Thursday, May 02, 2013

The American Concentration Camp

The American Concentration Camp remains open.  It's name is Guantanamo.  That would make Barack Obama the gestapo.  If those are harsh words, harsh words are needed when you betray the spirit of American justice.

For years, whether it was 100% true or not, the US was seen around the world as a place where fair trials were possible.  Forced confessions?  A judge learned about that and it would be ruled inadmissible.  A judge learned evidence was obtained without a search warrant?  It would be ruled fruit of the poisonous tree and not allowed to be introduced.

This was more important than conviction rates.  On the international stage, this said something about the country of the United States and about character.  The justice system imposed rules and guidelines on the state.  Without that, you're back to the days of royal edicts and not rules of law.

The US had a flawed system that strove for fairness.

At a time when the world had gulags and secret prisons, the US was a beacon.  Just the idea of the US justice system made the world more hopeful, made people living under brutal regimes believe their lives and their country could improve.

Guantanamo is a concentration camp.  That's all it is.  So far, prisoners aren't being executed.  But they are being held for over a decade without any contact with the outside world.  These conditions are appalling and illegal and I know that for a reason: When similar conditions were imposed on US POWS, the US government rightly objected.

This morning, the Miami Herald's Carol Rosenberg attempts to discuss the hunger strike with Renee Montagne on Morning Edition (NPR).  Barack, we're told, is having to force feed prisoners on a hunger strike.  What we're not told is, it's not because he gives a damn about them.  He just doesn't want the dead body.  He doesn't want the corpse.

For too long, Americans have tolerated the torture of Guantanamo.  The push-back now is greater than ever but it's still not that great.  A dead body?  A prisoner killing themselves by a hunger strike to convey how desperate and bleak the world of Guantanamo is?

That could lead to a tarnished image.

He's been really luck that a lot of pigs have covered for him the last four years.

Little personal story, I walk into the house, years ago, one evening to purple carpets.  I get the kids and ask how we ended up with purple carpet?  'Well it wasn't my fault?  He dyed the dog purple.  Then it started to rain and I didn't want to leave the dog outside when he was already wet . . .'

There was no innocent there.  It was not one of their faults, it was their combined fault.  No, you shouldn't have dyed the dog purple (fortunately that washed out with a basic shampoo) but you shouldn't have brought the dog inside when it was dripping purple everywhere.

The maturity level in public discourse in the United States is at an all time low.

I'm not referring to the name calling, I'm not referring to the tone.

But I am thinking that maybe it's time for responsible parents and/or caretakers to be the only ones allowed to speak for a little bit.  Responsible being the key word.  No parents that enables their child to get away with everything would be allowed to participate.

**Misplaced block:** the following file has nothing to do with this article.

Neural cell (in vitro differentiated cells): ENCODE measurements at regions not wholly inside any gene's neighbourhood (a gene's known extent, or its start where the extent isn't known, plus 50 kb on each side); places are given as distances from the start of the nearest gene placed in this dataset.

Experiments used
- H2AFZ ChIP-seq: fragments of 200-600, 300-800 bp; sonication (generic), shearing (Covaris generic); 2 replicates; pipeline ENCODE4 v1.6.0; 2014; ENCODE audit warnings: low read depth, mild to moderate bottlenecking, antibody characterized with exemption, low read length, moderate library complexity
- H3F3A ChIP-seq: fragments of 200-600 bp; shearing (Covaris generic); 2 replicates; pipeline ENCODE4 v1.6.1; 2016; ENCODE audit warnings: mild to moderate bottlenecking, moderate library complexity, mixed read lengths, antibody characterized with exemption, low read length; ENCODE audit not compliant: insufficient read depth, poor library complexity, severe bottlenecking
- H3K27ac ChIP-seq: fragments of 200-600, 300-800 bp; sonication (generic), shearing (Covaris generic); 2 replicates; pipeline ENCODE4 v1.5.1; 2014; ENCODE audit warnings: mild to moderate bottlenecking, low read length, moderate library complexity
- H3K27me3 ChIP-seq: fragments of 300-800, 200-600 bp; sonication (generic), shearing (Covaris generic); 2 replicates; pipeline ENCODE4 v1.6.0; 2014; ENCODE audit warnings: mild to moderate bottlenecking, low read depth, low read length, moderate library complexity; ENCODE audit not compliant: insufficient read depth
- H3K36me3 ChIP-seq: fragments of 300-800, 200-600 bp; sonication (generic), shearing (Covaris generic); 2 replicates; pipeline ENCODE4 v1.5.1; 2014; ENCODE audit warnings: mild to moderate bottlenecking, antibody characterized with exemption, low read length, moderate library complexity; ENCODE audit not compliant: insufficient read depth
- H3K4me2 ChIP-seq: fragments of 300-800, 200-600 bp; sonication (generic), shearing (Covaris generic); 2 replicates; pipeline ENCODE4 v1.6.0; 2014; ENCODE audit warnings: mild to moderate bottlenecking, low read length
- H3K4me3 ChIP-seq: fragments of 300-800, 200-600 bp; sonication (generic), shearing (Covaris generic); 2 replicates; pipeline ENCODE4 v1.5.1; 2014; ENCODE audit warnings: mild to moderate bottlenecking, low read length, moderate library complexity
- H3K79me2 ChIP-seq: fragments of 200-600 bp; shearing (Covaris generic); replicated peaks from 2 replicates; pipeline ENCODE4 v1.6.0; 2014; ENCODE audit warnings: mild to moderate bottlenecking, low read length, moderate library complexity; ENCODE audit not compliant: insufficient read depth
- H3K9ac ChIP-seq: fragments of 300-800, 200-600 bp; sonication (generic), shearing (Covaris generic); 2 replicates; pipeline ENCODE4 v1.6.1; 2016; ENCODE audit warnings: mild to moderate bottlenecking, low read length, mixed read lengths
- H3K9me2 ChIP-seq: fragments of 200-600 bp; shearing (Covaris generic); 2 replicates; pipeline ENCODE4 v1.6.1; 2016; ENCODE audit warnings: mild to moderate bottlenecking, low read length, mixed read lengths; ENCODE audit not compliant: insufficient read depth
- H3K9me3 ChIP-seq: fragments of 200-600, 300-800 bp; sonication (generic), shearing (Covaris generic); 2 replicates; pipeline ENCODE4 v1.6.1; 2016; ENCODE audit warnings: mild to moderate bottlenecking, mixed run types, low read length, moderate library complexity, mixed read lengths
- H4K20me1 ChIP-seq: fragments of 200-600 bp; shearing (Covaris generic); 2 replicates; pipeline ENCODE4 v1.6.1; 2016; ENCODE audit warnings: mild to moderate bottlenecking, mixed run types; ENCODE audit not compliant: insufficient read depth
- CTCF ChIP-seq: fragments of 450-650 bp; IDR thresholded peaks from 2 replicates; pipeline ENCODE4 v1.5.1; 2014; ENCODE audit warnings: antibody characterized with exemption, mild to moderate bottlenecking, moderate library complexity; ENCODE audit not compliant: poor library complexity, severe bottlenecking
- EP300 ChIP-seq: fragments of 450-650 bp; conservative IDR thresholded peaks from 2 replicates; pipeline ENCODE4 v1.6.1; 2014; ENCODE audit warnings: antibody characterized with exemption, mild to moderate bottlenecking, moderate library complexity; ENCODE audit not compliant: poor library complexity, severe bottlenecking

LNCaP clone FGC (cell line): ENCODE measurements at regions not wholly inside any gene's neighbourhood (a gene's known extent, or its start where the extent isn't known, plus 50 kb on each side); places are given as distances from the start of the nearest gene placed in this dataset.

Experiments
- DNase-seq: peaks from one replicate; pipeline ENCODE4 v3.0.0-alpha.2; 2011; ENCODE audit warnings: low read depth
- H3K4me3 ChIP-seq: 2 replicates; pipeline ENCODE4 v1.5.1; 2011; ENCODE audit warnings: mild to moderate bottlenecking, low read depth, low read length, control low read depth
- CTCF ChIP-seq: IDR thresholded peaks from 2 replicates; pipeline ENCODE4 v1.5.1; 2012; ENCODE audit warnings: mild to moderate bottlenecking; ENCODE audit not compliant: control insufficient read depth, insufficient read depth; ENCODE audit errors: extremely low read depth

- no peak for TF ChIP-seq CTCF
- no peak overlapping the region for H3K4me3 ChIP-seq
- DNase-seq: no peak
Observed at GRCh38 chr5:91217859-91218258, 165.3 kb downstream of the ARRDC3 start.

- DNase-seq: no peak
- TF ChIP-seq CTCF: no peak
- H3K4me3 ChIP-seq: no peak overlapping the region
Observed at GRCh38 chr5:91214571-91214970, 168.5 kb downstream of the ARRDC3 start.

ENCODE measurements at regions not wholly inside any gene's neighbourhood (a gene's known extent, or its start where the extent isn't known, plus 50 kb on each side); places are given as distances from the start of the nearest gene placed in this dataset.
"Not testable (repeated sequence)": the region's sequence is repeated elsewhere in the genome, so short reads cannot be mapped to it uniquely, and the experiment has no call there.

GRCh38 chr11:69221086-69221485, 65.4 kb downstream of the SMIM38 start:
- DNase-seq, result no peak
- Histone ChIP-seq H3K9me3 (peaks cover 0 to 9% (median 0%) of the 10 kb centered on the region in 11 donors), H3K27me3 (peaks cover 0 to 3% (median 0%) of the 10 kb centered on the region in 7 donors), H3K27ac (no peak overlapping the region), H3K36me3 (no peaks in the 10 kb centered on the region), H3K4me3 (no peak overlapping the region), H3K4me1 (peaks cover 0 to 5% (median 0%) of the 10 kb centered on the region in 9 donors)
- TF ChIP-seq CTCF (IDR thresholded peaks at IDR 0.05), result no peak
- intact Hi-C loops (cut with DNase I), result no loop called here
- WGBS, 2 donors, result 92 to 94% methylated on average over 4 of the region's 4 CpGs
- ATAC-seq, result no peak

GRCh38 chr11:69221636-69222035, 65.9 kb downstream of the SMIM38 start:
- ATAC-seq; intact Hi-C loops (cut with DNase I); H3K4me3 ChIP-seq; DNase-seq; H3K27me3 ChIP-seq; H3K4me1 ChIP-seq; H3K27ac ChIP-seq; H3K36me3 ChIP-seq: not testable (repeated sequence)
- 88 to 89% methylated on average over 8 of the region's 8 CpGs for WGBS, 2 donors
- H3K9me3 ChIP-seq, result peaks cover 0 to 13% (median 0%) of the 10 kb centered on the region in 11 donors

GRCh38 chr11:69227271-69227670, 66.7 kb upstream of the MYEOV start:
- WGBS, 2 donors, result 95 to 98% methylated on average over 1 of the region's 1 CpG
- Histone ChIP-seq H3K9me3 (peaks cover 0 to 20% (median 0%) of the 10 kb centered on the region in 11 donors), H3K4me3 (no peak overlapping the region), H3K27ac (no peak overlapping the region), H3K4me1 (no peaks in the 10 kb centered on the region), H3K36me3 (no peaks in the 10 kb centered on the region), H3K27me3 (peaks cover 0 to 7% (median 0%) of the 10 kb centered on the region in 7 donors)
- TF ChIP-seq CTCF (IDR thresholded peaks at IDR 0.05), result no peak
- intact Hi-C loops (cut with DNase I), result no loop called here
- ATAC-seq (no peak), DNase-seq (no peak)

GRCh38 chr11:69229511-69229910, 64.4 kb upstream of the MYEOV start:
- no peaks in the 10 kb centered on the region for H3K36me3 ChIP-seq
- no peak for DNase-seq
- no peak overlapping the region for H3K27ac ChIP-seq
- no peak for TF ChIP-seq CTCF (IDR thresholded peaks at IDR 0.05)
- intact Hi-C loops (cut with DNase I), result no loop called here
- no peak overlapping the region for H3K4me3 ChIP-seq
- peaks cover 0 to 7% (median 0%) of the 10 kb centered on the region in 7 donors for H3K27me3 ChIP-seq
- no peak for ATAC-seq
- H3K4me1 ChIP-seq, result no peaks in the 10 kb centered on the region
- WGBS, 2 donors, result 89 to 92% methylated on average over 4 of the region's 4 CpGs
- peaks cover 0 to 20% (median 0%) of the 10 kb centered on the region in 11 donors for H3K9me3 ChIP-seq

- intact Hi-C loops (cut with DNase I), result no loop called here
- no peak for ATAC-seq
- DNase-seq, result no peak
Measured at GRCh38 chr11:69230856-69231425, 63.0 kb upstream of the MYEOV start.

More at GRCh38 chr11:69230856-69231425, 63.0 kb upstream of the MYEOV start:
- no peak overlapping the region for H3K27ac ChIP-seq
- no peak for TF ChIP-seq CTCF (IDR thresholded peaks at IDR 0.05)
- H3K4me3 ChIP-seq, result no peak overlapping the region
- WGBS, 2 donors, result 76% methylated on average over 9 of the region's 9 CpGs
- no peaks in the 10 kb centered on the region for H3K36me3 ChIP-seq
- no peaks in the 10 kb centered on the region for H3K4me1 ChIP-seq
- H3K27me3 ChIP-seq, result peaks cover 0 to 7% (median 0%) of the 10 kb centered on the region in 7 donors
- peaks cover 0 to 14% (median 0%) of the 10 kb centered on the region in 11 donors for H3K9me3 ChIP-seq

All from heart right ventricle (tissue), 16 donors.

Barack may be your little baby and you may love him so much but it really doesn't matter at this point that Bully Boy Bush opened Guantanamo.

That doesn't matter.

Barack knew it didn't matter and planned to close, promised to as a 2008 candidate before he became president and got White House attorneys who see breaking the law 'legally' as a booyah moment.

And the excuses for your little baby boy, that he would close but that mean Congress won't let him?

That's a lie.  As Rosenberg explains in the report, all he has to do is get the Defense Secretary (Chuck Hagel now) to sign off on a prisoner to get that prisoner released -- that's the 'great imposition' Congress imposed.

He was elected knowing Guantanamo was wrong and promising he would close it.  He had a full term to do so.  He didn't.  Don't give me crap about Bush opening it.  Bush lives in a hovel in Dallas, Texas.

(Truly a hovel.  He's a cheap ass.  He bought a home close to Highland Park but not in Highland Park.  Too cheap to pay the high taxes so he moves as close to Highland Park as he can without being in Highland Park.  Too cheap to buy a nice home, he buys one that was abandoned during construction years before.  He's cheap.)

Yeah, he's lucky in a prison for War Criminals.  Want to bring charges, I'll sign the petition.

But Bush's crimes don't excuse Barack's continued crimes and keeping Guantanamo open is crime.

Force feeding people on a hunger strike is pretty low as well.

Carol Rosenberg offers that possibly releasing one prisoner could return the hope and end the strike.  Possibly.

I don't know that her guess is correct.  She explains that Barack's latest team came in using rubber bullets.  She explains harsher conditions.  A prisoner released prior to Barack's latest thugs taking charge?

Yeah but that's when the prisoners could gather, that's when they could worship together.

Releasing a prisoner right now under the current conditions?  I think most prisoners would assume the released was actually dead.

If they want to stop the strike, they're probably going to need to return to allowing the prisoners to associate with one another and to release prisoners.

But the hunger strike isn't the issue.  It's the issue for Barack because he's doing something illegal and the hunger strike risks forcing even his indulgent parents to call him out.